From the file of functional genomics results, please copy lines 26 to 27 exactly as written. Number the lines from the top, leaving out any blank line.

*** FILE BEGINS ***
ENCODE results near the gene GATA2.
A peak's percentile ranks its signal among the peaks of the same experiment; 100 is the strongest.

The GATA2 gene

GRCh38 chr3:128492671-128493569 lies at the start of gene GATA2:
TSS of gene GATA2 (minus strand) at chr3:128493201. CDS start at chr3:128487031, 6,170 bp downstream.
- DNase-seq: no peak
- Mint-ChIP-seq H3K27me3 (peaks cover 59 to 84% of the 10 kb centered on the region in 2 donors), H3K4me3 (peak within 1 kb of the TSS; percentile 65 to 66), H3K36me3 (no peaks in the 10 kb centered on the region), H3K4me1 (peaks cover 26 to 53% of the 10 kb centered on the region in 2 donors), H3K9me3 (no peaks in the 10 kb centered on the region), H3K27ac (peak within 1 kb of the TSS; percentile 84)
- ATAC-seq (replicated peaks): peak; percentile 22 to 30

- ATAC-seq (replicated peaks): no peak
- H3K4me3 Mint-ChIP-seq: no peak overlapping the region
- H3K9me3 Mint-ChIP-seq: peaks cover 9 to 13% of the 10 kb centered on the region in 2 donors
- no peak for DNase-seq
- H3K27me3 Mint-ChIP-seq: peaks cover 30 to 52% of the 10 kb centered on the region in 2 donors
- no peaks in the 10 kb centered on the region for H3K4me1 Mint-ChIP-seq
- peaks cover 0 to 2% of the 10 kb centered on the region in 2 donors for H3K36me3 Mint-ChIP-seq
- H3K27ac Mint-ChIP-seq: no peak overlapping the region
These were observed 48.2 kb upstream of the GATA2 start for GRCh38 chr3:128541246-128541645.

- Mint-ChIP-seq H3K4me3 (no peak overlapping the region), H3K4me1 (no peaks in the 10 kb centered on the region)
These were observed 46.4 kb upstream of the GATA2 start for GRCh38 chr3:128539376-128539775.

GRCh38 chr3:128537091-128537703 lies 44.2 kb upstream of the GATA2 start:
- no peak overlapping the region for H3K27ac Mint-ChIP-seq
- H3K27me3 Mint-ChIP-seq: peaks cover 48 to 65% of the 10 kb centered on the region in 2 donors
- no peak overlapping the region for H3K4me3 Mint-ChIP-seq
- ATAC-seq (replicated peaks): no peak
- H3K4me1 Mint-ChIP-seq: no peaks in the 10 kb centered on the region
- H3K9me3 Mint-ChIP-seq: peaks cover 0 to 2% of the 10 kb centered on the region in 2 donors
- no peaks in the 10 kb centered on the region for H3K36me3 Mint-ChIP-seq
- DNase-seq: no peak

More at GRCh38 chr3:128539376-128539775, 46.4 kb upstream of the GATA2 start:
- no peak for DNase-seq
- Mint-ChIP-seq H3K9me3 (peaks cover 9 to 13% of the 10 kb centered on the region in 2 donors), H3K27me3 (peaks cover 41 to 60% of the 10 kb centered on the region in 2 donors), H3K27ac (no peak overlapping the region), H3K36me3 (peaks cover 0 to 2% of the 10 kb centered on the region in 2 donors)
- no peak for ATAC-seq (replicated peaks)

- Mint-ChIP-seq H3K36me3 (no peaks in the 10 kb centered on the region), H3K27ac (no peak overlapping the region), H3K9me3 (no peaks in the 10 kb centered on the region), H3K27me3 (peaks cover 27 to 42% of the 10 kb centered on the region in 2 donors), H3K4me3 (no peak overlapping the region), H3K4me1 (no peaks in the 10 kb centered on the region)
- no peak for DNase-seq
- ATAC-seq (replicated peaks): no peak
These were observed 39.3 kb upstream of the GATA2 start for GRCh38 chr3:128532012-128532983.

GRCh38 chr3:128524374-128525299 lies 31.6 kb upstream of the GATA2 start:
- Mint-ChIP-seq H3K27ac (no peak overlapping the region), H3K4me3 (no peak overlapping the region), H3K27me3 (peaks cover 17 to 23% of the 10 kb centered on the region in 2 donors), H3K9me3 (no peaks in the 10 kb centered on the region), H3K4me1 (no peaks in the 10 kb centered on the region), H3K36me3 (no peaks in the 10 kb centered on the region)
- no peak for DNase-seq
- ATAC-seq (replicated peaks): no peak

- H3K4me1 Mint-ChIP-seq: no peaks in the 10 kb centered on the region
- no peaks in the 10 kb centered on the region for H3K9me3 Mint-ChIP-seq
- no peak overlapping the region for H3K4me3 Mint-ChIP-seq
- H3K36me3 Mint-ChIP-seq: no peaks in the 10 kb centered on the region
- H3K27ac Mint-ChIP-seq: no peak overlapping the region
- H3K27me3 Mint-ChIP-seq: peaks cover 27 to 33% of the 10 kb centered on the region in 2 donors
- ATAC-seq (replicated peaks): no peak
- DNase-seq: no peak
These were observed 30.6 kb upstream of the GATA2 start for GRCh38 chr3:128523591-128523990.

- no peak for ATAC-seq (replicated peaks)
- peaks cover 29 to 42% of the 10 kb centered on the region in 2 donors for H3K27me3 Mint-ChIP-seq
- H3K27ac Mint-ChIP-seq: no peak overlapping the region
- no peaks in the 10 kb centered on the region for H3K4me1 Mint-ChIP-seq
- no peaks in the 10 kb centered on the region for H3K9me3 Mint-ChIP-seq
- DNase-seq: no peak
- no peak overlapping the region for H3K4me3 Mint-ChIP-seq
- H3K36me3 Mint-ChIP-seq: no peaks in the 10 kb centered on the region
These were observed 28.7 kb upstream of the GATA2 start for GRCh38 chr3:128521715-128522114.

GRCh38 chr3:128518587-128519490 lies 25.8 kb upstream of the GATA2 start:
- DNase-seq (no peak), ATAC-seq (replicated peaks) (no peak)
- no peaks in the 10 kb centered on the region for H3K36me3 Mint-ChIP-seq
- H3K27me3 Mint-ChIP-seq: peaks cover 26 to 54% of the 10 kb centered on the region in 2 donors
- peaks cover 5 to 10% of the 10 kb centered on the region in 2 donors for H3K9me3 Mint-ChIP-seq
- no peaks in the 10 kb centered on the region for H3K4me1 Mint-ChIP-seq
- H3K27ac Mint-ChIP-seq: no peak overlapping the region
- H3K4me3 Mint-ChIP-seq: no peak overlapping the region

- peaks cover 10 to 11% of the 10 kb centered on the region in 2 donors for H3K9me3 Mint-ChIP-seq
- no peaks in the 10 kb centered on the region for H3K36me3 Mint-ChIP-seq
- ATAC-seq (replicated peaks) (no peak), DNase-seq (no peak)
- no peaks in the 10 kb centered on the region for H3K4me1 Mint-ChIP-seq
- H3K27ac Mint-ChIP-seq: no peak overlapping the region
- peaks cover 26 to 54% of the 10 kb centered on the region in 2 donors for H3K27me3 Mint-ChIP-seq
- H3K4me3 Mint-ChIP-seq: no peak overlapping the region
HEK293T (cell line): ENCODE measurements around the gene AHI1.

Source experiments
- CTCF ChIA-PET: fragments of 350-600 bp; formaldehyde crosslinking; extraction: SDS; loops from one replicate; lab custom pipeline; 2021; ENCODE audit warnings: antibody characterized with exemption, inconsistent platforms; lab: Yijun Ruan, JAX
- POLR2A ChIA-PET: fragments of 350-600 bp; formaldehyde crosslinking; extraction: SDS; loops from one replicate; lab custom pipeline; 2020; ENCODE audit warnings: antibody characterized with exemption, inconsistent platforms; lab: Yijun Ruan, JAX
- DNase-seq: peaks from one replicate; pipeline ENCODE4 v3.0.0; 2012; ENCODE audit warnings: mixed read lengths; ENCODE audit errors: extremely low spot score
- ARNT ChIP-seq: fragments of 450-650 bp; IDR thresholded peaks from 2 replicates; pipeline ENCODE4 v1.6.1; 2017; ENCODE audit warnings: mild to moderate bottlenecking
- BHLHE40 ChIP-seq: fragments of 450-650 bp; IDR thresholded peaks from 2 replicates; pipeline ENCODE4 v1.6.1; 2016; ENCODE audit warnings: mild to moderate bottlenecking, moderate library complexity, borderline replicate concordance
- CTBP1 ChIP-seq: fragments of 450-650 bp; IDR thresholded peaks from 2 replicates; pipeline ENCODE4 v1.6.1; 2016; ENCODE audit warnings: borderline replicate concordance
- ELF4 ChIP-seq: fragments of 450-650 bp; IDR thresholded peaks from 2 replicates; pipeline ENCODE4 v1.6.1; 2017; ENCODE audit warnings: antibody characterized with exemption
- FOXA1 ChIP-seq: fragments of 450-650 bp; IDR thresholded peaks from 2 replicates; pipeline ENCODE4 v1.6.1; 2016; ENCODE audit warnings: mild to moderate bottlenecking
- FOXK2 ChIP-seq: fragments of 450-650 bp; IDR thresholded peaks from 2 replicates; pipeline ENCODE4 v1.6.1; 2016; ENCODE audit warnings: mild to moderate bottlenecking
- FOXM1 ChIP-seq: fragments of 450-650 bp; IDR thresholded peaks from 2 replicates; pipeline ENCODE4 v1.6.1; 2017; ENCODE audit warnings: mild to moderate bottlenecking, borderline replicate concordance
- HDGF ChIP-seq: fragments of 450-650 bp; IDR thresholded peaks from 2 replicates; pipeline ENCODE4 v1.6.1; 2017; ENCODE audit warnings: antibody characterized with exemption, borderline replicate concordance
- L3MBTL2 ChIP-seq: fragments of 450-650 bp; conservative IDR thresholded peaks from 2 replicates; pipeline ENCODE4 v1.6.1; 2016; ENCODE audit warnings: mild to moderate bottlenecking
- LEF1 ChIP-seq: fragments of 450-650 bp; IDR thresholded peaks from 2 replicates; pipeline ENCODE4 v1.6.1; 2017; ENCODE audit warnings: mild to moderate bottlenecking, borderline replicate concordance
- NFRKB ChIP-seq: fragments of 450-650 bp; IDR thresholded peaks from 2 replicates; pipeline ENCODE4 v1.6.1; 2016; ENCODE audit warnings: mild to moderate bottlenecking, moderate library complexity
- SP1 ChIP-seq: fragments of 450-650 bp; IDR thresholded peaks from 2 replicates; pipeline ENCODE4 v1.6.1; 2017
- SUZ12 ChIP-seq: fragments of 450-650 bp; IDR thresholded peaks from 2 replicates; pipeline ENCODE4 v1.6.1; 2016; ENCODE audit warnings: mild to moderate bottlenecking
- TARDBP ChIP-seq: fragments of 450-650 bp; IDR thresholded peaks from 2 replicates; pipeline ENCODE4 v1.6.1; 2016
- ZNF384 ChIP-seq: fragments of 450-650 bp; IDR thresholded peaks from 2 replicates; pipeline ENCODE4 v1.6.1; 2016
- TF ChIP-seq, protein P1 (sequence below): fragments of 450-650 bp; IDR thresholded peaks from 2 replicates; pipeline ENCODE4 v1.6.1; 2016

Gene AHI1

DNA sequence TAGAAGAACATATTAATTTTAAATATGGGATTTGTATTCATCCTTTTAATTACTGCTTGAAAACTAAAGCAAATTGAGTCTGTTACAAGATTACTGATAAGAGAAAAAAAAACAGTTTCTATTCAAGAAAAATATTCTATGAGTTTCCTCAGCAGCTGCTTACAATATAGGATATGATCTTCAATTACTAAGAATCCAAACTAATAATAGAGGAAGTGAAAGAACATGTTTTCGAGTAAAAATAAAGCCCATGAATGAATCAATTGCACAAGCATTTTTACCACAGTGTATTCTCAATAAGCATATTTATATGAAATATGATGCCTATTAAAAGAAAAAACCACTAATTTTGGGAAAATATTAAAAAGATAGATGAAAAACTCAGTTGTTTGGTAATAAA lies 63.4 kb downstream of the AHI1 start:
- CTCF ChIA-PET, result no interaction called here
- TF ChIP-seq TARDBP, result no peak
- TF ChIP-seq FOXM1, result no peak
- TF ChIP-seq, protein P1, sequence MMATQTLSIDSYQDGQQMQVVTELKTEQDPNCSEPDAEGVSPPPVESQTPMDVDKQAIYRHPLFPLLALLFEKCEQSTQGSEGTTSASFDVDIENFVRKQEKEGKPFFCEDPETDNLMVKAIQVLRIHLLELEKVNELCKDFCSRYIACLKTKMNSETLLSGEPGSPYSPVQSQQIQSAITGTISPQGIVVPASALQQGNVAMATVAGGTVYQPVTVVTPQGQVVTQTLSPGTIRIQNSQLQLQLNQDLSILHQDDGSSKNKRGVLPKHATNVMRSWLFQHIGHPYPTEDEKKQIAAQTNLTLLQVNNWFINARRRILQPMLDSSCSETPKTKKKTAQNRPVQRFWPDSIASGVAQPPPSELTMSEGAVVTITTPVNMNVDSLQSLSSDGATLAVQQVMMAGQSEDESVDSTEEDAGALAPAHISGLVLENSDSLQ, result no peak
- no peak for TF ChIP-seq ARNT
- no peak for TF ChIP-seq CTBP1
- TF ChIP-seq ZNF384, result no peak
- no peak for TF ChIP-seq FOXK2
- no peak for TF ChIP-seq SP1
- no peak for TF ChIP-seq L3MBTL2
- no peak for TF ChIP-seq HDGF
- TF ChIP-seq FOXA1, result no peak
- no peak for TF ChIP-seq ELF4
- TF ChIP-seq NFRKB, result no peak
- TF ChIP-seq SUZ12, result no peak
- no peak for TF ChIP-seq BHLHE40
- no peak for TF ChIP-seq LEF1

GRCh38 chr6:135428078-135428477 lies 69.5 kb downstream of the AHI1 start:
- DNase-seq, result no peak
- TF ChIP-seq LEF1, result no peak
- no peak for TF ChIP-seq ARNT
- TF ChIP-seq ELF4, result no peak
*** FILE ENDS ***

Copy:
- H3K9me3 Mint-ChIP-seq: peaks cover 0 to 2% of the 10 kb centered on the region in 2 donors
- no peaks in the 10 kb centered on the region for H3K36me3 Mint-ChIP-seq